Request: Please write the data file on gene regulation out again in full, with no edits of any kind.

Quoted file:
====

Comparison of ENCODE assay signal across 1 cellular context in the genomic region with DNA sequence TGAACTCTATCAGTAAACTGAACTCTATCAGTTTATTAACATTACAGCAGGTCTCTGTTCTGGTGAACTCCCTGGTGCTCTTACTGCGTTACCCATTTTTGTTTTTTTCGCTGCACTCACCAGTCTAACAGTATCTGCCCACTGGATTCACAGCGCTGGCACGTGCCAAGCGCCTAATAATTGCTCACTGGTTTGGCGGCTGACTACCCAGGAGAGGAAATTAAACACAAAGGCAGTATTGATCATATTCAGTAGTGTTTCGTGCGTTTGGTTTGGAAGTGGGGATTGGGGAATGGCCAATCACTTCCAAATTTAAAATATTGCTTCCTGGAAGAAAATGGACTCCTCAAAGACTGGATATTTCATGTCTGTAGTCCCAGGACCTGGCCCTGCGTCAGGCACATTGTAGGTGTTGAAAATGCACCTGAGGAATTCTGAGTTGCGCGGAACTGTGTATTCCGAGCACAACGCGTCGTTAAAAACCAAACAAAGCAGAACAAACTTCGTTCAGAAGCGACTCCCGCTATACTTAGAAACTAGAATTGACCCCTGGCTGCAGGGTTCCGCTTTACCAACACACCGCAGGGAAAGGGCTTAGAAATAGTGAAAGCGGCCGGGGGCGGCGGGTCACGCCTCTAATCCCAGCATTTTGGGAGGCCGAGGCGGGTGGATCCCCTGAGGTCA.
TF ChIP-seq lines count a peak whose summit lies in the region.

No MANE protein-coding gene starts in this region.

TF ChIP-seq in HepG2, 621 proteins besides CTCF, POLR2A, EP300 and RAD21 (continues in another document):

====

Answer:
Comparison of ENCODE assay signal across 1 cellular context in the genomic region with DNA sequence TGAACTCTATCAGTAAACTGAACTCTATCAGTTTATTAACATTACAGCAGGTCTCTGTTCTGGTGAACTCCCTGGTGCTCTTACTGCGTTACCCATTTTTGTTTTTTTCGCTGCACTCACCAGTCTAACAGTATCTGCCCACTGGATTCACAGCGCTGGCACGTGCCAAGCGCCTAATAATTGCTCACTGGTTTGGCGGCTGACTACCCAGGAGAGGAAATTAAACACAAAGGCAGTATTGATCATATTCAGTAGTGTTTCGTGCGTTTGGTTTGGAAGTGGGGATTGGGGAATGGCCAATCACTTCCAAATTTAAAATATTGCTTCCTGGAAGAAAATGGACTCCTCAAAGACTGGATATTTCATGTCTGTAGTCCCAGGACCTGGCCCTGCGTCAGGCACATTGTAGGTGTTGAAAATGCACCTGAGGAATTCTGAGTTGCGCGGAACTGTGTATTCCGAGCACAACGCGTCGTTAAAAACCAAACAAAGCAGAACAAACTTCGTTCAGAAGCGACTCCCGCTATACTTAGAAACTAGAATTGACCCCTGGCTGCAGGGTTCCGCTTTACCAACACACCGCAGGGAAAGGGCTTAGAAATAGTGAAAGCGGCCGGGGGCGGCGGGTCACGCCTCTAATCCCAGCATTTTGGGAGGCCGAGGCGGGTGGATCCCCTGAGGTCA.
TF ChIP-seq lines count a peak whose summit lies in the region.

No MANE protein-coding gene starts in this region.

TF ChIP-seq in HepG2, 621 proteins besides CTCF, POLR2A, EP300 and RAD21 (continues in another document):